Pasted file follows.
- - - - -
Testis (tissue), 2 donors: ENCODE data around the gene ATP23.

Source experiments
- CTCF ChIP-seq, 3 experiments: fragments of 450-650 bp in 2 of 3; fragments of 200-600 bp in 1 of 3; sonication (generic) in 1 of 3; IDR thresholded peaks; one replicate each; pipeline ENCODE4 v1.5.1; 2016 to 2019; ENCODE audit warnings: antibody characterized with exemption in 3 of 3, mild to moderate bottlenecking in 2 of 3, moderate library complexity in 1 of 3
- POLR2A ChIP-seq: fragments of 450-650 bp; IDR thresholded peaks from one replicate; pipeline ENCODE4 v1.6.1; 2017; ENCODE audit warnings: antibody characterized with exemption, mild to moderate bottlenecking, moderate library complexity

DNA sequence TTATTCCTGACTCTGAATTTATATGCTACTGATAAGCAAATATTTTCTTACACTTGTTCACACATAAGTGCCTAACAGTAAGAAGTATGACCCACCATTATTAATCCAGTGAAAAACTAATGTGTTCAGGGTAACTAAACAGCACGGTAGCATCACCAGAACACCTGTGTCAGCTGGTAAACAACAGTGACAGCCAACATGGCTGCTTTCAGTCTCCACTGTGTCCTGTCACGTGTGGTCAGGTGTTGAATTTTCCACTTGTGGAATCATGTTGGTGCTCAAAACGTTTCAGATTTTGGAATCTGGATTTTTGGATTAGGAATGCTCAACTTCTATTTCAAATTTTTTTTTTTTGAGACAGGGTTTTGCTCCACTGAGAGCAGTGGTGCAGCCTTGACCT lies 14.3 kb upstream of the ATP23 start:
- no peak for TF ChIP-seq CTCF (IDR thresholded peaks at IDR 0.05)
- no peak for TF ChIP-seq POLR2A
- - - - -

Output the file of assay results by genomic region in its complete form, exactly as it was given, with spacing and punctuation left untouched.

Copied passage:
Testis (tissue), 2 donors: ENCODE data around the gene ATP23.

Source experiments
- CTCF ChIP-seq, 3 experiments: fragments of 450-650 bp in 2 of 3; fragments of 200-600 bp in 1 of 3; sonication (generic) in 1 of 3; IDR thresholded peaks; one replicate each; pipeline ENCODE4 v1.5.1; 2016 to 2019; ENCODE audit warnings: antibody characterized with exemption in 3 of 3, mild to moderate bottlenecking in 2 of 3, moderate library complexity in 1 of 3
- POLR2A ChIP-seq: fragments of 450-650 bp; IDR thresholded peaks from one replicate; pipeline ENCODE4 v1.6.1; 2017; ENCODE audit warnings: antibody characterized with exemption, mild to moderate bottlenecking, moderate library complexity

DNA sequence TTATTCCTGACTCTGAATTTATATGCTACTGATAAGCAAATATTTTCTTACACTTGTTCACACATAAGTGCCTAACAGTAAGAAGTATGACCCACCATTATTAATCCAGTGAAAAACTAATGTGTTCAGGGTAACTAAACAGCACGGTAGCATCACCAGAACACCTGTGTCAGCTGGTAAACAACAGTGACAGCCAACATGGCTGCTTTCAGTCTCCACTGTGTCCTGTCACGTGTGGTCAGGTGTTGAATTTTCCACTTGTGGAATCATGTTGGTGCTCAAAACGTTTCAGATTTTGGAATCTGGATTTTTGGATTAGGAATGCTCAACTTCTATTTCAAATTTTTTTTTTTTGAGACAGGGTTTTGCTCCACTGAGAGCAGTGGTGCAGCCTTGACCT lies 14.3 kb upstream of the ATP23 start:
- no peak for TF ChIP-seq CTCF (IDR thresholded peaks at IDR 0.05)
- no peak for TF ChIP-seq POLR2A